# pwnable.kr -> random

The solution of this challenge is quite simple as you will be given all the information in the code from where we will have to get the password. We will need to use XOR operations to find out what is the password for this code.

# code

code for this challenge is given below:

```
$ cat random.c
#include <stdio.h>
int main(){
unsigned int random;
random = rand(); // random value!
unsigned int key=0;
scanf("%d", &key);
if( (key ^ random) == 0xdeadbeef ){
printf("Good!\n");
system("/bin/cat flag");
return 0;
}
printf("Wrong, maybe you should try 2^32 cases.\n");
return 0;
}
```

Here we can see that there is a rendom value generated by the `rand()`

funcation. But interestingly in the comment we can see a suspecious “!”. We should observe the value generated by the `rand()`

function and see what is does. To do that, we just added a `printf`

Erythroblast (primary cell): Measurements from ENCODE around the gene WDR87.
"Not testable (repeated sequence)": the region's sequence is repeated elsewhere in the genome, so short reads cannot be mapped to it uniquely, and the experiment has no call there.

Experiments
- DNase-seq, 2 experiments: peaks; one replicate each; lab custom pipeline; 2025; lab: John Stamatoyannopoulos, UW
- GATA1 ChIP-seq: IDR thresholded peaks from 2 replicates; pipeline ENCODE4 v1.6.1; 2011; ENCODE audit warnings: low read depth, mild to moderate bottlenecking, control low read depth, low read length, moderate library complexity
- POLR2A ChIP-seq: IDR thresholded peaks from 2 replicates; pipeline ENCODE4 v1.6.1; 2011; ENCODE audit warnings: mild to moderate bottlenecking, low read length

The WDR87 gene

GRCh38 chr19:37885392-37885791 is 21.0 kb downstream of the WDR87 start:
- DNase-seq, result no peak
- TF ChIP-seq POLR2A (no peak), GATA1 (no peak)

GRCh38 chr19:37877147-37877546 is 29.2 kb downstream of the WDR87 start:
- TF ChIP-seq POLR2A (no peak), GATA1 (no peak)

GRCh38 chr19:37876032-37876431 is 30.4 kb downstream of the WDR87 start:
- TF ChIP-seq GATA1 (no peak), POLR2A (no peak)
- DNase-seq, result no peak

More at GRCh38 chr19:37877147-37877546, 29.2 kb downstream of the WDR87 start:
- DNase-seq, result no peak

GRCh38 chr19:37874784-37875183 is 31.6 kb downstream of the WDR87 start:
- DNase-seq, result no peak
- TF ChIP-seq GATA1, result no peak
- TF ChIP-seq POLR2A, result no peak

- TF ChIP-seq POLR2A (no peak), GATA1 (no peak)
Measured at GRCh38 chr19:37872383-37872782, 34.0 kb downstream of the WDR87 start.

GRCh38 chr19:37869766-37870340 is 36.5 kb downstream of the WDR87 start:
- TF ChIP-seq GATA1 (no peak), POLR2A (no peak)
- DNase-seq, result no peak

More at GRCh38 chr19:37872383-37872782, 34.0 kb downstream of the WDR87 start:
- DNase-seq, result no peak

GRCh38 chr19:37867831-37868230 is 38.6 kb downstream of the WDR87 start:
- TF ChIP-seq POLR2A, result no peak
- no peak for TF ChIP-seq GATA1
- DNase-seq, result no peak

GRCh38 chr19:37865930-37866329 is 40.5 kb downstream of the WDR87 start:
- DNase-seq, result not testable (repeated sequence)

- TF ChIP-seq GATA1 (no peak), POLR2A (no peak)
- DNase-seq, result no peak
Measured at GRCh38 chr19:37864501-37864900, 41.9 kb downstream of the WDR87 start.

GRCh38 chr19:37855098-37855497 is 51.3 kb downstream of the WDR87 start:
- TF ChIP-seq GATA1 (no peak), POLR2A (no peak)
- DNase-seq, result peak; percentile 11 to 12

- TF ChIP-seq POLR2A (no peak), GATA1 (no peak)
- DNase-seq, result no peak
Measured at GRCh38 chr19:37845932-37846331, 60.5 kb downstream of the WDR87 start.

.

```
printf("random is: %x\n", random);
```

We have made a copy of the original file and changed to view the content. If we run it we get the below:

```
$ ./t_random
random is: 6b8b4567
^C
$ ./t_random
random is: 6b8b4567
^C
$ ./t_random
random is: 6b8b4567
^C
```

Interestingly if we run the code multiple times we get the same value. So the `rand()`

function is not so random!
Now if we convert the hex output to binary we get:

```
0x6b8b4567 => 01101011100010110100010101100111
```

And if we convert `0xdeadbeef`

(as seen in the source code) to binary we get:

```
0xdeadbeef => 11011110101011011011111011101111
```

Now if we perform the xor operation we should get our result bacause this is how XOR works. The answer we get is

```
10110101001001101111101110001000 => 3039230856
```

If we now put this value as input, we will get the flag.

```
random@pwnable:~$ ./random
3039230856
Good!
Mommy, I thought libc <snipped>
```